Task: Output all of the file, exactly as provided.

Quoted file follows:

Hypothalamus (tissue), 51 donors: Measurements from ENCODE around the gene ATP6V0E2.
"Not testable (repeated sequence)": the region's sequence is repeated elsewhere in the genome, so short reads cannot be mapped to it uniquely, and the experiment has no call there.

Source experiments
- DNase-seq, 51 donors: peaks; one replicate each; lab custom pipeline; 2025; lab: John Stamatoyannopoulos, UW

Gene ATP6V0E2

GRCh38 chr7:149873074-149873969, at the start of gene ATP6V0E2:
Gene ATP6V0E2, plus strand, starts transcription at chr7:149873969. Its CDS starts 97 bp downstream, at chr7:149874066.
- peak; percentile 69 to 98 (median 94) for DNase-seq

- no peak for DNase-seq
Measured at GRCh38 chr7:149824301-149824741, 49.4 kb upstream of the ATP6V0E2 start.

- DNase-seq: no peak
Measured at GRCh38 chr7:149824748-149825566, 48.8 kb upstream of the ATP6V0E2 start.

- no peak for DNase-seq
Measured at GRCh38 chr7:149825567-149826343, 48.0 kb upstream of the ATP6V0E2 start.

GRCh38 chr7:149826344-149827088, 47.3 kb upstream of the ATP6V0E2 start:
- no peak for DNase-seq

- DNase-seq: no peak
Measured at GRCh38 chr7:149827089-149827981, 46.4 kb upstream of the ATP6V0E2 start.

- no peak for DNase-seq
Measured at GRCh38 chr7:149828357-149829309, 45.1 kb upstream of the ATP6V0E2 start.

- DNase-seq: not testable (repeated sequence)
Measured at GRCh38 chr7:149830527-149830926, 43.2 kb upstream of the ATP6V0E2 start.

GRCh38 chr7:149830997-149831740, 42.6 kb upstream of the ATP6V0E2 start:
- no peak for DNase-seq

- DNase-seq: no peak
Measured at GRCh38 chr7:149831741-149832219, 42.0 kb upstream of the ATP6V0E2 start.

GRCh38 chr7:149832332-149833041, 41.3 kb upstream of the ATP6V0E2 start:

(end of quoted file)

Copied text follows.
Hypothalamus (tissue), 51 donors: Measurements from ENCODE around the gene ATP6V0E2.
"Not testable (repeated sequence)": the region's sequence is repeated elsewhere in the genome, so short reads cannot be mapped to it uniquely, and the experiment has no call there.

Source experiments
- DNase-seq, 51 donors: peaks; one replicate each; lab custom pipeline; 2025; lab: John Stamatoyannopoulos, UW

Gene ATP6V0E2

GRCh38 chr7:149873074-149873969, at the start of gene ATP6V0E2:
Gene ATP6V0E2, plus strand, starts transcription at chr7:149873969. Its CDS starts 97 bp downstream, at chr7:149874066.
- peak; percentile 69 to 98 (median 94) for DNase-seq

- no peak for DNase-seq
Measured at GRCh38 chr7:149824301-149824741, 49.4 kb upstream of the ATP6V0E2 start.

- DNase-seq: no peak
Measured at GRCh38 chr7:149824748-149825566, 48.8 kb upstream of the ATP6V0E2 start.

- no peak for DNase-seq
Measured at GRCh38 chr7:149825567-149826343, 48.0 kb upstream of the ATP6V0E2 start.

GRCh38 chr7:149826344-149827088, 47.3 kb upstream of the ATP6V0E2 start:
- no peak for DNase-seq

- DNase-seq: no peak
Measured at GRCh38 chr7:149827089-149827981, 46.4 kb upstream of the ATP6V0E2 start.

- no peak for DNase-seq
Measured at GRCh38 chr7:149828357-149829309, 45.1 kb upstream of the ATP6V0E2 start.

- DNase-seq: not testable (repeated sequence)
Measured at GRCh38 chr7:149830527-149830926, 43.2 kb upstream of the ATP6V0E2 start.

GRCh38 chr7:149830997-149831740, 42.6 kb upstream of the ATP6V0E2 start:
- no peak for DNase-seq

- DNase-seq: no peak
Measured at GRCh38 chr7:149831741-149832219, 42.0 kb upstream of the ATP6V0E2 start.

GRCh38 chr7:149832332-149833041, 41.3 kb upstream of the ATP6V0E2 start: